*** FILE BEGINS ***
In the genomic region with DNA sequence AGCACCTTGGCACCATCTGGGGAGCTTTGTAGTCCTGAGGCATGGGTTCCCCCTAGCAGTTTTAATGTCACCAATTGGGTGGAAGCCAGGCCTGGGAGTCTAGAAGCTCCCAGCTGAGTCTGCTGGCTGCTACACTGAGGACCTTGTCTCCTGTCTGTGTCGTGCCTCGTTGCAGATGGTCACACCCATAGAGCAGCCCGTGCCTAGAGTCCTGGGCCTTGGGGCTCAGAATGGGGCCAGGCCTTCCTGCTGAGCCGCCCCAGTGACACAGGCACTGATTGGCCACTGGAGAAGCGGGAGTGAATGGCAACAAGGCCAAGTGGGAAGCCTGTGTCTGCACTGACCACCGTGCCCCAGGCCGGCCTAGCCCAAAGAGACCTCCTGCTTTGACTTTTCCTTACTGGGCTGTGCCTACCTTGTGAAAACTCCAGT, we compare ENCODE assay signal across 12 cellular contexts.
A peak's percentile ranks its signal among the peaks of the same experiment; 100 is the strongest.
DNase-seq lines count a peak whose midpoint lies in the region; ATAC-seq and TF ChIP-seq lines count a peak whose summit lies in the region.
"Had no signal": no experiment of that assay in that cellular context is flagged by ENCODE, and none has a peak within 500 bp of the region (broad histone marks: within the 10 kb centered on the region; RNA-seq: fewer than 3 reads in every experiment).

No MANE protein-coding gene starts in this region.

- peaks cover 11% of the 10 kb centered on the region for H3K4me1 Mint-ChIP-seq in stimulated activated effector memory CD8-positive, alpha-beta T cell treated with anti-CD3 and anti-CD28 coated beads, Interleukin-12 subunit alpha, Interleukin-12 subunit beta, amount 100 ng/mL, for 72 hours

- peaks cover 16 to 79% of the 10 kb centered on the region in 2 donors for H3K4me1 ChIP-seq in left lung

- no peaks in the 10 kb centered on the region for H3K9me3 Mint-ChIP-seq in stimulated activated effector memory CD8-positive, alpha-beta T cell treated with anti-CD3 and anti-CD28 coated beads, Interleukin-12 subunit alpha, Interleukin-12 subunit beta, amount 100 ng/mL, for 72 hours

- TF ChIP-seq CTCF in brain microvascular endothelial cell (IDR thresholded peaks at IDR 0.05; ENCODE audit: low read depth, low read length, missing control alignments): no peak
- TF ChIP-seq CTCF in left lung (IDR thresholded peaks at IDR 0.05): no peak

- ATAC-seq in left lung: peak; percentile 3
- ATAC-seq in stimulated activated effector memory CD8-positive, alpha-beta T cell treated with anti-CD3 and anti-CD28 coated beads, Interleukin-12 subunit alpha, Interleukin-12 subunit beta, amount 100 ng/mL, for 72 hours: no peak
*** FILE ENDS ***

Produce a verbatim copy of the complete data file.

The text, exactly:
In the genomic region with DNA sequence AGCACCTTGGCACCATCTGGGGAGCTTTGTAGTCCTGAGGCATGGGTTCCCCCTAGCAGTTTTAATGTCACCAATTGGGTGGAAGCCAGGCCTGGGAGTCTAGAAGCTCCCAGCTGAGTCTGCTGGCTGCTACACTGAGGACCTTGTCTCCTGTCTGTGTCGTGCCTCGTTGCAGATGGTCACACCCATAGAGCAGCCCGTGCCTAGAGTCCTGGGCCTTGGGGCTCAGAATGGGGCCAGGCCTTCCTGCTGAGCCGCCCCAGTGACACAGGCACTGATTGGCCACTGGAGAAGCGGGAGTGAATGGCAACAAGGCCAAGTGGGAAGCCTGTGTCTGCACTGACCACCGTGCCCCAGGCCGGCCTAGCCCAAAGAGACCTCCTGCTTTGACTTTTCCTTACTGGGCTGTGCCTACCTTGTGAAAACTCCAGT, we compare ENCODE assay signal across 12 cellular contexts.
A peak's percentile ranks its signal among the peaks of the same experiment; 100 is the strongest.
DNase-seq lines count a peak whose midpoint lies in the region; ATAC-seq and TF ChIP-seq lines count a peak whose summit lies in the region.
"Had no signal": no experiment of that assay in that cellular context is flagged by ENCODE, and none has a peak within 500 bp of the region (broad histone marks: within the 10 kb centered on the region; RNA-seq: fewer than 3 reads in every experiment).

No MANE protein-coding gene starts in this region.

- peaks cover 11% of the 10 kb centered on the region for H3K4me1 Mint-ChIP-seq in stimulated activated effector memory CD8-positive, alpha-beta T cell treated with anti-CD3 and anti-CD28 coated beads, Interleukin-12 subunit alpha, Interleukin-12 subunit beta, amount 100 ng/mL, for 72 hours

- peaks cover 16 to 79% of the 10 kb centered on the region in 2 donors for H3K4me1 ChIP-seq in left lung

- no peaks in the 10 kb centered on the region for H3K9me3 Mint-ChIP-seq in stimulated activated effector memory CD8-positive, alpha-beta T cell treated with anti-CD3 and anti-CD28 coated beads, Interleukin-12 subunit alpha, Interleukin-12 subunit beta, amount 100 ng/mL, for 72 hours

- TF ChIP-seq CTCF in brain microvascular endothelial cell (IDR thresholded peaks at IDR 0.05; ENCODE audit: low read depth, low read length, missing control alignments): no peak
- TF ChIP-seq CTCF in left lung (IDR thresholded peaks at IDR 0.05): no peak

- ATAC-seq in left lung: peak; percentile 3
- ATAC-seq in stimulated activated effector memory CD8-positive, alpha-beta T cell treated with anti-CD3 and anti-CD28 coated beads, Interleukin-12 subunit alpha, Interleukin-12 subunit beta, amount 100 ng/mL, for 72 hours: no peak